With all the honeybee deaths over the last decade, it seems like having more farmed bees would be a good thing without any controversy. Over one million commercial bumblebee colonies are used every year for their pollination services. Although the commercial pollinators have been a benefit in producing crops in even larger quantities but there are also associated complications. There is research that shows how farmed bees threaten wild bees. If they escape into the wild, they compete with the native populations and are linked with spreading diseases to wild populations. But recently researches pointed out a more serious issue.
Researchers at the Doñana Biological Station in Sevillea, Spain captured 66 bees in the wild, some at a distance of 60 km from the nearest greenhouse, and found by analyzing their genes that 63 percent had hybridized with the commercially reared bees. Such hybridization homogenise the genetic diversity and ability to adapt to changing environments is reduced. For example southern European subspecies of bumblebees that aestivate may lose their adaptation to warm environments by breeding with the commercial bumblebees.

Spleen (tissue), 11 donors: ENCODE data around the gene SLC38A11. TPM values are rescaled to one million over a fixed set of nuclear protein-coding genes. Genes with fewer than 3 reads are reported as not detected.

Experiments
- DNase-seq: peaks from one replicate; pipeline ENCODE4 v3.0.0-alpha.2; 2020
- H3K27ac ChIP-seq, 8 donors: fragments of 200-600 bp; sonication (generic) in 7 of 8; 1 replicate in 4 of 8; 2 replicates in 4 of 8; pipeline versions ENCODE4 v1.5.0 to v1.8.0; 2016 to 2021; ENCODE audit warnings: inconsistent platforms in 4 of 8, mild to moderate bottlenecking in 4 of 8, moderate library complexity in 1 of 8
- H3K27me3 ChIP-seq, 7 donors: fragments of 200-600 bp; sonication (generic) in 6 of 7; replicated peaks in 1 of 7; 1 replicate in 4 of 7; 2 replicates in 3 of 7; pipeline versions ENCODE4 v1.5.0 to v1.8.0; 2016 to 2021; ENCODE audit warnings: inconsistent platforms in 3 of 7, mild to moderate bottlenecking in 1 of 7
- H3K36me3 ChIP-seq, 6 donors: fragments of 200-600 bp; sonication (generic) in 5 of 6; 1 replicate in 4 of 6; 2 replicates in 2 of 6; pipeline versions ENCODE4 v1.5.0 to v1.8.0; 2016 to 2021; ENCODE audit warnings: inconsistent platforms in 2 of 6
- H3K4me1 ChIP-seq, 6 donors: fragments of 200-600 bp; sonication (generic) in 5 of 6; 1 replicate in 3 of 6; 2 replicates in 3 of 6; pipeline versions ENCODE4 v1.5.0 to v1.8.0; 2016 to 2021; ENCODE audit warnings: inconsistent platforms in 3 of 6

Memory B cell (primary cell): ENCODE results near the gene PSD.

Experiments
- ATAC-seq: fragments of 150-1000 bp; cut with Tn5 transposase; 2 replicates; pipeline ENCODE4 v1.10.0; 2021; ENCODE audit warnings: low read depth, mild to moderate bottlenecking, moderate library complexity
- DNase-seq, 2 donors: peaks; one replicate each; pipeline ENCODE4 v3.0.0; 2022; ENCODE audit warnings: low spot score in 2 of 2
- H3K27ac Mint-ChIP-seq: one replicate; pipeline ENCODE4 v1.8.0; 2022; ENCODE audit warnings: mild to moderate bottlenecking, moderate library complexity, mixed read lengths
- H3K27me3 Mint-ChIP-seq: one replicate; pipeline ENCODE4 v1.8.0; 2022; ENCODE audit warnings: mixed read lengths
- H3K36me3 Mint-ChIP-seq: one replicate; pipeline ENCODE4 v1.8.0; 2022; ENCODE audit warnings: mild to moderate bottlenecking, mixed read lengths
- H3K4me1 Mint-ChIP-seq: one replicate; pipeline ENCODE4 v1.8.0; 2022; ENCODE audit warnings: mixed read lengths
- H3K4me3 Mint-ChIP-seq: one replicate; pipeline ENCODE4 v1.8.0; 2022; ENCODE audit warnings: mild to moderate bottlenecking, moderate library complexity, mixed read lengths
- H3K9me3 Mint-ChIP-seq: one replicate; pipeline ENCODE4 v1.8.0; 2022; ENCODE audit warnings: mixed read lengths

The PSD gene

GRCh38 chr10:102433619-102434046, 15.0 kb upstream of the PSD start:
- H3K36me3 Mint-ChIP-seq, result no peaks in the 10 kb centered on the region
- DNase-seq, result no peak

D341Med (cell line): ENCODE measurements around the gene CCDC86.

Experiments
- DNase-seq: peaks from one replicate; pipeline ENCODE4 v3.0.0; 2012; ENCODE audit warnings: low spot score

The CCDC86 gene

One way to help prevent this problem is farming and using local species of bees instead of exotic ones. Also measures must be taken to regulate the trade of farmed bees and to strictly limit their use to greenhouses.